(pic has been removed: dryad in tree)
The Dryad and the Lumberjack
Trees could be cruel, especially in the Forest of Shadow and Light. But men still ventured there, men with their axes and they tried to bleed the trees who screamed in pain. But men could not hear it; they could not feel the trees grow angry, big and vengeful.
As a dryad Zora felt it all and she did her best to soothe the trees and make them sing as they should. But lately that did not work either and she slept in her tree and tried to forget the world outside. Only when she grew restless she went outside and saw that the trees still fought but that men came in greater numbers. With sorrow in her eyes she watched fallen sisters and knew that to change the world they had to change with it. So she went back to her tree and watched the leaves fall around her, she watched the seasons change until he came. With his axe whistling a tune. The first cut was the deepest and she screamed in pain and the trees shook its roots and dragged him under. But this was the chance so she jumped out and dragged him out. When he lay on the moss, bruised and broken she just watched. Her thigh was bleeding from where the axe had cut and she sang to the tree until it calmed down. Then she cut her horns and trimmed her nails. Her clothes she could not change so she came down from the tree and dragged the man to the shadow of the tree. There she waited.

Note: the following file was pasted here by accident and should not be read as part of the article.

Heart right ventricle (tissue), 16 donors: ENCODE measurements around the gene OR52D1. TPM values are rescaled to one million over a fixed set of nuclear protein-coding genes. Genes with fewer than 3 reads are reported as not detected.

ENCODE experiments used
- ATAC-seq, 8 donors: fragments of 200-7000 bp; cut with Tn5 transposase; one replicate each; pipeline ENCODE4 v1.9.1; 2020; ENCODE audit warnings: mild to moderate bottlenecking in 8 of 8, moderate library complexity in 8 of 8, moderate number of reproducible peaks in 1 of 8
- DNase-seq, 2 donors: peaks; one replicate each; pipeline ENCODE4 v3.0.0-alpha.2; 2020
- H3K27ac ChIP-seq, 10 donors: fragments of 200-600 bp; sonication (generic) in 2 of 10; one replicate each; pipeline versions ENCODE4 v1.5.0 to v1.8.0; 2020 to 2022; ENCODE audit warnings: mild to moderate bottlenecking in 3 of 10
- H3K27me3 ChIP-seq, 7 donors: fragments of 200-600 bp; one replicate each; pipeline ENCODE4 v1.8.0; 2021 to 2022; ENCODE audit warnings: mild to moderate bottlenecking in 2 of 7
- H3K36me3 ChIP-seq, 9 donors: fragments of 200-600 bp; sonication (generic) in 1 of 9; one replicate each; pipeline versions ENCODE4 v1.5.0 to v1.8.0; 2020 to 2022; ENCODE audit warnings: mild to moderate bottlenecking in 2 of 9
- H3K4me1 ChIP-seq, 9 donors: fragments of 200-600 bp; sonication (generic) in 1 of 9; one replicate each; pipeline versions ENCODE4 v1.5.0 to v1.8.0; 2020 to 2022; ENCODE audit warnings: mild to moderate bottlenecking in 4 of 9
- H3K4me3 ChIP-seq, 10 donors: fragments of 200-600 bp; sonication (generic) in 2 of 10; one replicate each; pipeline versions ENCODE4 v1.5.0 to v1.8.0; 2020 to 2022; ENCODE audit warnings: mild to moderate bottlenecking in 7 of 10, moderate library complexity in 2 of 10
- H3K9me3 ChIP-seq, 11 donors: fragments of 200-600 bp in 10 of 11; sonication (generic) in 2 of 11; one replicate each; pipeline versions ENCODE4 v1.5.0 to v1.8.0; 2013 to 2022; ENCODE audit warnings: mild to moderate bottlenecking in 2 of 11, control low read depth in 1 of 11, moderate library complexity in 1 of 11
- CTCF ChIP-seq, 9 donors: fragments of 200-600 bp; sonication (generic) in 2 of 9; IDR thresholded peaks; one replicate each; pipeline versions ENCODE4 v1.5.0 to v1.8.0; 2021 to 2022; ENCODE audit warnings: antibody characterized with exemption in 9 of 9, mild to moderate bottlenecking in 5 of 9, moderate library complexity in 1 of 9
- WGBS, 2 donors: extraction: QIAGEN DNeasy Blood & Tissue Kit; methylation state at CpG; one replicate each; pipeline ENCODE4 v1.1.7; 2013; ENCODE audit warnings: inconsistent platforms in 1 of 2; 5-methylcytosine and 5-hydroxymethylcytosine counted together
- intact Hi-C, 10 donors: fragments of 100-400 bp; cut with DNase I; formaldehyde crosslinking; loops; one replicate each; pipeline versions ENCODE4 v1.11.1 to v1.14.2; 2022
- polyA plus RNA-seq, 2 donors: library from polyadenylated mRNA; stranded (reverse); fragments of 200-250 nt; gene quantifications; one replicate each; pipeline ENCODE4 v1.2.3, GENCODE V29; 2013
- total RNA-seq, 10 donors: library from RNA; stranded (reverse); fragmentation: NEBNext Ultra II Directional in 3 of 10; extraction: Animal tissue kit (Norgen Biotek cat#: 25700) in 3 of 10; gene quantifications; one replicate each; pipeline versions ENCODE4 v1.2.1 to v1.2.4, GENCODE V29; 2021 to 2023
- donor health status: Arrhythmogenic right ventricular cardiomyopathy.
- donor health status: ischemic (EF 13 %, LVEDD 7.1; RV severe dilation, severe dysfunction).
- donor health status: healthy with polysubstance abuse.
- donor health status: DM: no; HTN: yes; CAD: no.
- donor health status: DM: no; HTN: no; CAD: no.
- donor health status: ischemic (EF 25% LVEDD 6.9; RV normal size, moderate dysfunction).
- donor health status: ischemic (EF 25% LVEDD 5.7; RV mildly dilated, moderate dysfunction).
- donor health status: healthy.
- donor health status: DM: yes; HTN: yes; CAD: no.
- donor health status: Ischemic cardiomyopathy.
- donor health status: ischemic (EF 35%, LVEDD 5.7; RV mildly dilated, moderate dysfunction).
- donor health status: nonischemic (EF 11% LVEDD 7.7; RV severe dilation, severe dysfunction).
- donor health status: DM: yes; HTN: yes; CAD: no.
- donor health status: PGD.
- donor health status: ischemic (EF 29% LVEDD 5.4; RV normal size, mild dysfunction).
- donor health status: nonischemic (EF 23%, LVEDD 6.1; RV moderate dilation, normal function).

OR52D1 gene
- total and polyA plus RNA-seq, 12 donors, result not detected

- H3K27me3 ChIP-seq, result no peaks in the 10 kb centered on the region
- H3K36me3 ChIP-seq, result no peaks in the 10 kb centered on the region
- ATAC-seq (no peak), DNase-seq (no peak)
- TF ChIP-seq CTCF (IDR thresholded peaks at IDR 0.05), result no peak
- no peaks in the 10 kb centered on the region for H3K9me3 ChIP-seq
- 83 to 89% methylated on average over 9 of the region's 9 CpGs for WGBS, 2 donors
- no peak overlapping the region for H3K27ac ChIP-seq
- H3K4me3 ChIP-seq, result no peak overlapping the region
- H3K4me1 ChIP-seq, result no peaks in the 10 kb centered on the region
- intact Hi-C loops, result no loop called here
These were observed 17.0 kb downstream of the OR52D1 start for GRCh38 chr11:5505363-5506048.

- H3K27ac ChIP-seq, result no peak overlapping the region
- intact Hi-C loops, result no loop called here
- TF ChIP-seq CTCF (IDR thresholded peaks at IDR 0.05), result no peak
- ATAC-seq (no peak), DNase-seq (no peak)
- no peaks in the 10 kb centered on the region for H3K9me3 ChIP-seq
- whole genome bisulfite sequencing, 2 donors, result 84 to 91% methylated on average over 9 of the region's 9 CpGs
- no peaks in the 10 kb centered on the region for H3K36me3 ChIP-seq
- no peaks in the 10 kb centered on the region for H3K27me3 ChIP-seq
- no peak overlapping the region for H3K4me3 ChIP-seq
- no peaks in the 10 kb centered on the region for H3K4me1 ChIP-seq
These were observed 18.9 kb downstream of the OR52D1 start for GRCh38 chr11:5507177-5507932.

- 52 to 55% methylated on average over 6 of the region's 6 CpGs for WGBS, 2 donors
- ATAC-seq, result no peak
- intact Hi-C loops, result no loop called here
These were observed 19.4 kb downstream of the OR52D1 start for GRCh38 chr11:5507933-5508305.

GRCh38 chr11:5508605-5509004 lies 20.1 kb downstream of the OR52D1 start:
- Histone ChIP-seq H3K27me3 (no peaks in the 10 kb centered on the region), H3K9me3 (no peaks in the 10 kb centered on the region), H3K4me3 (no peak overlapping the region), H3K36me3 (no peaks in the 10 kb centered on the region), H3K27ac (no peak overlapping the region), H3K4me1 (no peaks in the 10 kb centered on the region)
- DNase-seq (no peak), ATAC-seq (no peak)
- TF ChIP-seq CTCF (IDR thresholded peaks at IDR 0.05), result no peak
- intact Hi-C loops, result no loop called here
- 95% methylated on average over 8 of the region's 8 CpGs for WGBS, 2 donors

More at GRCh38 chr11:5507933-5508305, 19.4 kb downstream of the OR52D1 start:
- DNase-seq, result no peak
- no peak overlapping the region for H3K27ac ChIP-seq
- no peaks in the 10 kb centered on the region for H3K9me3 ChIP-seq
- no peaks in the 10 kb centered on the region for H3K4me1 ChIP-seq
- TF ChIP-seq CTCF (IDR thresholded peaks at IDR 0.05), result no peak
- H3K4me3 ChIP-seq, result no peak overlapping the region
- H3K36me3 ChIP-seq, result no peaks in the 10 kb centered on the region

With a scream in his lips he awoke and she did her best to soothe him and gave him water to drink. He was a good man; she saw it in his eyes as he accepted her help and later how he worried over the wound in her thigh. So she told him that bandits had killed her family and how she had been lost in the woods and mountains for weeks. He took her home with her and later he made her his wife. And she was a good wife, very nurturing and kind. They had a big loving family, a family who all loved trees. He did not think much of that, neither did he think of the strange bald patches they all had at the side of their heads, covered under hairs. Bald patches where horns used to be, horns she taught her kids to file down. Just as she taught them to go out in the world and teach man to love nature.
Hm, what kind of story did this turn out to be? A message, oh well, that happens.